Batman Beyond 2.0
and C.O.W.L. writer Kyle Higgins announced today via Facebook that his final issue of Nightwing, #29, has already been solicited and that next week's DC Comics solicitations will not include his name on the book. "I've talked many times about my love for Nightwing," Higgins wrote. "He was the hero I grew up with, the book that got me collecting, and the inspiration for my first film. For all those reasons, I had a lot of reservations about launching his New 52 series. What if I wasn't good enough? What if DC wouldn't let me tell the stories I wanted? What if people hated it? What if I hated it?" That didn't happen. For the most part, fans and critics alike found Nightwing to be one of the better books in the Batman line under Higgins's pen.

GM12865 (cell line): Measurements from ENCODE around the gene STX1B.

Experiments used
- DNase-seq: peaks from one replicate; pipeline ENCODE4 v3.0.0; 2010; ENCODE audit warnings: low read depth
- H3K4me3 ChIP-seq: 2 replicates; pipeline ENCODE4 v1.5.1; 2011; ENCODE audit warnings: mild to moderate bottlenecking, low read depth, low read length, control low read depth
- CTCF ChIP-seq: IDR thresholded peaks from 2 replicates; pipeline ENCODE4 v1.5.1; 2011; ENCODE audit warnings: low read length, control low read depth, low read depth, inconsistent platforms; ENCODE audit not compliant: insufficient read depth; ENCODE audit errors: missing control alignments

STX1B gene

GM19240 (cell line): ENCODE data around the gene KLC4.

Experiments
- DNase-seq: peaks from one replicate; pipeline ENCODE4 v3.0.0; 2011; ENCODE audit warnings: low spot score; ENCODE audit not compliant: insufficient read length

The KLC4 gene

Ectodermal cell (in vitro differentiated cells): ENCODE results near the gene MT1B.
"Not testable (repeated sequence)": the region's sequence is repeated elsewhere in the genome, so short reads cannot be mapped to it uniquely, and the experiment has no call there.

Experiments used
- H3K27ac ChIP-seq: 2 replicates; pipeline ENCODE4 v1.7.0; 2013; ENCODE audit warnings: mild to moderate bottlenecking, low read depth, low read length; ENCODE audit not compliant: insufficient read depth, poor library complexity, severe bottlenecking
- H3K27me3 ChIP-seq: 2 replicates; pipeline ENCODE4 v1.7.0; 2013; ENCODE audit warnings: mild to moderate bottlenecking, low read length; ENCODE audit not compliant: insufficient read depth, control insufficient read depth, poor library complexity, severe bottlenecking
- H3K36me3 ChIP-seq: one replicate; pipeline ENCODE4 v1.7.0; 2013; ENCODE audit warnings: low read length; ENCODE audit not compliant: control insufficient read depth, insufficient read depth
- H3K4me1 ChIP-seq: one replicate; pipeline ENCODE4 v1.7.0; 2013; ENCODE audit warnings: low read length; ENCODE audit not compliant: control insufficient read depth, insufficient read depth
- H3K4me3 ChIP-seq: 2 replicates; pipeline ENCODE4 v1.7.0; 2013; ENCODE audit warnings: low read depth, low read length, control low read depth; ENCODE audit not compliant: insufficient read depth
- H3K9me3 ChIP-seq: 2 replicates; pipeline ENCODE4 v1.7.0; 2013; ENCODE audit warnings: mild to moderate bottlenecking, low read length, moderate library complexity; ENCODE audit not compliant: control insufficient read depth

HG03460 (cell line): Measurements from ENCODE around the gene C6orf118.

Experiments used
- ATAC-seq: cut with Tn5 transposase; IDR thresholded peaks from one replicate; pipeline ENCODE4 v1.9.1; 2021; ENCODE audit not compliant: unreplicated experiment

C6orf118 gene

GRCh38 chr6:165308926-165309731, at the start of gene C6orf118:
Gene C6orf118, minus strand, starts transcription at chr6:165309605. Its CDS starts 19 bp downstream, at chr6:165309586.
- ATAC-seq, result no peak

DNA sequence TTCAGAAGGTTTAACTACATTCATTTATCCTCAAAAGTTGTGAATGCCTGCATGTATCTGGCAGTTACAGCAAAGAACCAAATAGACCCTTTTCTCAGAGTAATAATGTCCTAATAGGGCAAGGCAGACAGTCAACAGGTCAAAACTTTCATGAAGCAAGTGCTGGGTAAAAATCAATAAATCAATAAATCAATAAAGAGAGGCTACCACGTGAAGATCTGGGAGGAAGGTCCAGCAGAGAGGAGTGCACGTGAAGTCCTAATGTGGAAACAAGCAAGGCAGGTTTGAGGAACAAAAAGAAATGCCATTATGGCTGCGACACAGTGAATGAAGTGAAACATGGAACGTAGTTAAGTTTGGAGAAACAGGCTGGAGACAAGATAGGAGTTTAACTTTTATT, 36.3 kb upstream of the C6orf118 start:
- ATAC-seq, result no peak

"As much pressure as I felt about doing DG justice, the truth is there's very little I ever could have done to break him," Higgins added. "He's an amazing character who's been around for almost seventy five years and will still be around long after I'm gone. Instead of thinking about what I've been able to do for DG, I've found it much better to think about what DG has been able to do for me. In that regard, I'll only ever be able to look at my time on Nightwing and smile. Why? Because Dick Grayson made me a better writer." Higgins's announcement comes as Dick Grayson's future is very much up in the air. During the recent Forever Evil crossover event, the hero's identity was revealed publicly and there has been quite a bit of teasing that he might not make it out of the story alive. That Higgins says Nightwing will have a new creative team suggests that Grayson will probably endure--but in what form isn't totally clear, and as yet we've heard nothing about who might step in to replace the current team. It's perhaps worth noting that both with the return of Wally West and the end of Teen Titans, it seems that Grayson's old friends the New Teen Titans may be ready for a return in a big way. Once one of DC's best-selling titles, that particular group of Titans have frequently been the focus of pushes on the part of the publisher to make second tier characters feel more important and organic to the DC Universe.